On Thursday afternoon, the Republican-controlled House of Representatives’s vote to reauthorize the Violence Against Women Act (VAWA) guaranteed much-needed protections for all women, but also demonstrated that Congress can advance popular initiatives if GOP leadership is willing to bring legislation to a vote.
Republicans sought to advance their own alternative to the Senate-backed VAWA — one which excluded protections for LGBT, Native American and undocumented victims. But the GOP amendment failed and House Speaker John Boehner (R-OH) allowed the chamber to vote on the Senate alternative. It passed 286 to 138, with just 87 GOP votes and marked the third time Republicans advanced and approved legislation that did not garner a majority within their party caucus. The two other instances:
— FISCAL CLIFF: After Boehner abandoned his negotiations with the White House and his Plan B failed, the House ultimately approved a fiscal cliff deal with more than $600 billion in new revenue. The final bill passed 257 to 167 with 85 Republicans and 172 Democrats voting in favor.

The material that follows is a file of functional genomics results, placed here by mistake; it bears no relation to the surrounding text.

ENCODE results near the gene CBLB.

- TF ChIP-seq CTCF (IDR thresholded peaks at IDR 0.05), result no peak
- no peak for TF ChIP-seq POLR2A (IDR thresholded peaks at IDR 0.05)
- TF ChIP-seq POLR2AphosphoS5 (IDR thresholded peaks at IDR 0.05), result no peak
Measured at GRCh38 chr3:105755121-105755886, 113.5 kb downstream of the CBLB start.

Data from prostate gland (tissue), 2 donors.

— HURRICANE SANDY RELIEF: Boehner’s decision to delay a vote on a relief package for the victims of Hurricane Sandy stirred outrage within his own caucus from members who represented the affected areas. When the measure finally came to a vote, it passed 241 to 180 with 49 Republicans and 192 Democrats voting in favor.
These votes show how Congress can act on critical issues so long as Republicans dispense with the so-called Hastert Rule — an informal rule perpetuated by former House Speaker Denny Hastert (R-IL) that encourages Republicans to only vote on measures that have support from a majority within the GOP.
If the 435-member Congress does not allow the opposition of a dedicated minority of less than 200 conservatives to hold up the legislative agenda, then it can find bipartisan support for popular priorities like tax reform, gun safety and immigration reform.